A good idea is to get a set of hand grips to work the fingers and forearms; these can be used at any time not just while training in the gym, a good idea is to set yourself a target for the day such as 100 grips a day with the hand grips, also see if you can get hold of a large bulldog clip, I’ve found these excellent for working the fingers and thumbs individually, you can use plenty of other things too such as tennis balls, squash ball or most other types of ball, virtually anything that you can pick up you can use for gripping and squeezing for strength, don’t forget that to strengthen your grip you have to work your thumbs just as much as your fingers and forearms, something as simple as wrapping rubber bands around your fingers and thumb and then extending can work the opposing muscles to the grip.
Items to aid grip strength.
Simple things like pet toys can be useful, dog balls for squeezing and the large ball type with attachments and old Martial Arts belts for use with pull ups and deadlifts.
Bulldog clip for finger and thumb work.
Using Kettlebells for finger and thumb work is also a good idea, having a range of weights helps build up your grip strength.
4 finger curl 20kg kettlebell
3 finger curl 16kg kettlebell
2 finger curl 12kg kettlebell
1 finger curl 8kg kettlebell
Thumb Curl 6kg kettlebell
Different types of exercise are Plate pinch, wrist curls, hammer curls, plate wrist curls and dumbbell curls holding the weight blocks, sledgehammer lifts, finger curls, wrist twists, deadlifts, pull-ups, sandbag gripping and curling, sand grabs (putting hands into buckets of sand and gripping), rope grips, behind the back wrist curls, kettlebell finger curls, hammer levers, failure static hangs, one arm hanging shakeouts, reverse wrist curls also finger push-ups and finger pull-ups, fist push-ups and for the more experienced there are knuckle push-ups and back of hand push-ups, thick bar grip work and thin grip work with ropes and straps.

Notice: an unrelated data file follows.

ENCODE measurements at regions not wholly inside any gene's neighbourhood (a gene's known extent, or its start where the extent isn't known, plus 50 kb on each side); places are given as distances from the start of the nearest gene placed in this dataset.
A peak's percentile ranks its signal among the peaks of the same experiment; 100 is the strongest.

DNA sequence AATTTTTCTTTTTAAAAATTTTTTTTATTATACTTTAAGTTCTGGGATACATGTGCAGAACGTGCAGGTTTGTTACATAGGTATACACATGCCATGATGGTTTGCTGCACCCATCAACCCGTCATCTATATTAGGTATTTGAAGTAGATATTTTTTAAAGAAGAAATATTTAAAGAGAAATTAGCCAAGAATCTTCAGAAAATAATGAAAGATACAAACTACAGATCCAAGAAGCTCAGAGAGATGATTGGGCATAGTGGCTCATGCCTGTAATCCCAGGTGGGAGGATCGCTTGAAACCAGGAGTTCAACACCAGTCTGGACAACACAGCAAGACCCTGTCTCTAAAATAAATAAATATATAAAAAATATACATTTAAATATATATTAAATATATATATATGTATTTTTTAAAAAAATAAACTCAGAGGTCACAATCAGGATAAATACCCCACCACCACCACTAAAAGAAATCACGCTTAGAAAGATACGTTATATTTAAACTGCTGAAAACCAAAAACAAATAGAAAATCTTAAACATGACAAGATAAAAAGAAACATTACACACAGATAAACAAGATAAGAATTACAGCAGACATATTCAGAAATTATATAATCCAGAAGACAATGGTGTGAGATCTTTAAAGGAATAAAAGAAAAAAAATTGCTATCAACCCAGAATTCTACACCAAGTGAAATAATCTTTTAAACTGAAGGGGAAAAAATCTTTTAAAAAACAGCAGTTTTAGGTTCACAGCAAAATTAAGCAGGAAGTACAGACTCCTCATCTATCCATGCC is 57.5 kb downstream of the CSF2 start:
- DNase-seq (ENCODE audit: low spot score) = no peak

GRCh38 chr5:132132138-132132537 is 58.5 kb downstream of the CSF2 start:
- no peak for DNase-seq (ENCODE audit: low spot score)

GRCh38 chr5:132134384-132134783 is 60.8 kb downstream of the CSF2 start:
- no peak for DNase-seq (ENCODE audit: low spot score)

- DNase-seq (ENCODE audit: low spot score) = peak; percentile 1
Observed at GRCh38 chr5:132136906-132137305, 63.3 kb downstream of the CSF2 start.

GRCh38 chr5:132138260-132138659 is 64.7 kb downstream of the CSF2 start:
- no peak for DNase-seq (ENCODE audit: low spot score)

Always remember that you need to strengthen all the links in the chain when you’re working your upper body, back, chest, neck, shoulders, biceps, triceps, forearms, wrists, fingers, thumbs and grip. The chain is only as strong as the weakest link.
Don’t be lured into the false belief that huge muscle size equals massive strength, I’ve trained with all sizes of people and some of the strongest grips and strength come from some of the smallest people, here we are talking about building grip and forearm strength not huge muscles. The muscle build is incidental.
Working these areas should be done once a week, don’t forget that virtually every other workout that you do will include the use of the muscles discussed here to some extent. Always remember that as with all workouts you should work all opposing muscles i.e. biceps/triceps to save putting too much stress on specific muscles, tendons, sinews or ligaments.
This link will give you an idea of how to use oppossing muscle and workouts for the forearm, wrist and grip.
The Brachialis, Brachiradialis and Pronator Teres are the major muscles that work around the Forearm and Elbow. All of these muscles are used at some point as secondary muscles in most upper body exercises, in other words they are not the directly worked muscles such as if you were doing a set of barbell curls then the biceps would be the muscles primarily worked and the Brachialis, Brachiradialis and Pronator Teres would be also be worked but only on a secondary basis, therefore by aiming at the exercises listed here you can isolate the forearms and grip and concentrate the workload were it needs to be.
Well that’s all for now, hope this small piece has given you a bit more of an insight into lower arm work and I hope to see you in the gym trying some of the exercises out.
Some other good sites I can recommend that make for good reading on this subject are listed below and I would say that it’s worth signing up for to receive e-mails from these sites to get some good training tips and info, there’s also an excellent youtube video to watch to give you more ideas for training.
Train hard, Train safe, Gaz.